Letters to the Editor, January 2, 2013
Democracy in the workplace is important
Former World Bank chief economist Justin Lin Yifu's book, The Quest for Prosperity, reviewed by Clive Crook ("A middle way around the economic errors of the past", December 24) suggests that the "structuralism" of the Soviet Union failed because of "isolation from global markets".
American economist Richard Wolff and others suggest that a much greater force was at work.
The Soviets failed to resolve the central conflict between workers and their employers.
As in capitalism, the surpluses created by workers were appropriated and distributed by others, in this case party leaders and the apparatchiks of government. It was a kind of state capitalism.
No matter what "reforms" or "structures" are put in place, capitalists and party leaders use the great profits created by the labour of others to unravel them and reduce wages and taxes.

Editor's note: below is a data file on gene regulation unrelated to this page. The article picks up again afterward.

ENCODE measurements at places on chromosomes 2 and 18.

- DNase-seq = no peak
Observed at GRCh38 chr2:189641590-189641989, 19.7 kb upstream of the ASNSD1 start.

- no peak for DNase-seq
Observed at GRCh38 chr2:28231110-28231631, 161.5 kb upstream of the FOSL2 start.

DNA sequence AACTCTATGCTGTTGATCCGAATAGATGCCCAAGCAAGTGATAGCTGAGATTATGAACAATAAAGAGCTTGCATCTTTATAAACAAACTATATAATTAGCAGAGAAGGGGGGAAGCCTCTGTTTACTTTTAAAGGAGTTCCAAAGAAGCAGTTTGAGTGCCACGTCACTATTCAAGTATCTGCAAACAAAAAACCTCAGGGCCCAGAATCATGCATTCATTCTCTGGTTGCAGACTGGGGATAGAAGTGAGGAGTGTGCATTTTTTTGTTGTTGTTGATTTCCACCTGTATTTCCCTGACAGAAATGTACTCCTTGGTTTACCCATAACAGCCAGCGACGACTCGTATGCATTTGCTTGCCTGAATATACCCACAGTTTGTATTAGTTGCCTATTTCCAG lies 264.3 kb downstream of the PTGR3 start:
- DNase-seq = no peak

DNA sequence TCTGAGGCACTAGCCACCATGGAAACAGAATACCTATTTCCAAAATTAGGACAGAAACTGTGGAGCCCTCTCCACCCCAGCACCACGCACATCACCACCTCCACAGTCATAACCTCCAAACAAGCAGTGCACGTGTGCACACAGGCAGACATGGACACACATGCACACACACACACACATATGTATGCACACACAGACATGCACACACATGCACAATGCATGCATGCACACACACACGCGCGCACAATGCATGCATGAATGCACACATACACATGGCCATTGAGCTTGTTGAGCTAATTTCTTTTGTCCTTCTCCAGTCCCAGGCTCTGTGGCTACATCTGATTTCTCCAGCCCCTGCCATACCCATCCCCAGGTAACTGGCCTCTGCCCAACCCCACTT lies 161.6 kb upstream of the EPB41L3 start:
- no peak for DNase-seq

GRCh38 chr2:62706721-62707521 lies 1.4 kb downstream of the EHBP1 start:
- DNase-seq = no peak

This creates an endless cycle of regulation and deregulation, booms and busts.
US president Franklin D. Roosevelt, in his New Deal reforms of the 1930s, put a "bulletproof" structure in place. This eventually created the highest growth rate and standard of living in history.
American workers had enjoyed rising wages for over 100 years because of a shortage of labour.
That came suddenly to an end in the 1970s with the arrival of automation, immigration, women entering the workplace, and shifting jobs overseas.
In 1947, Congress, in the Taft-Hartley Act, dismantled much of the labour reforms of Roosevelt.
Presidents Ronald Reagan and George H.W. Bush, in a rising tide of neo-liberalism, began dismantling his banking reforms. In the 1990s, president Bill Clinton, pressured by business, completed that job (with the partial repeal of the 1933 Glass-Steagall Act).
The great recession of 2008 is what happens after 30 years of stagnant wages.
Failure to address the conflict of the workplace degrades democracy itself. People spend most of their lives at work. Democracy in government without democracy at work is hardly any democracy at all.
The solution is not more regulation or state intervention but in the democratising of the workplace. Let the workers run the business. It deserves a try.
William DuBay, Ap Lei Chau
Unfair analysis of Hinduism and women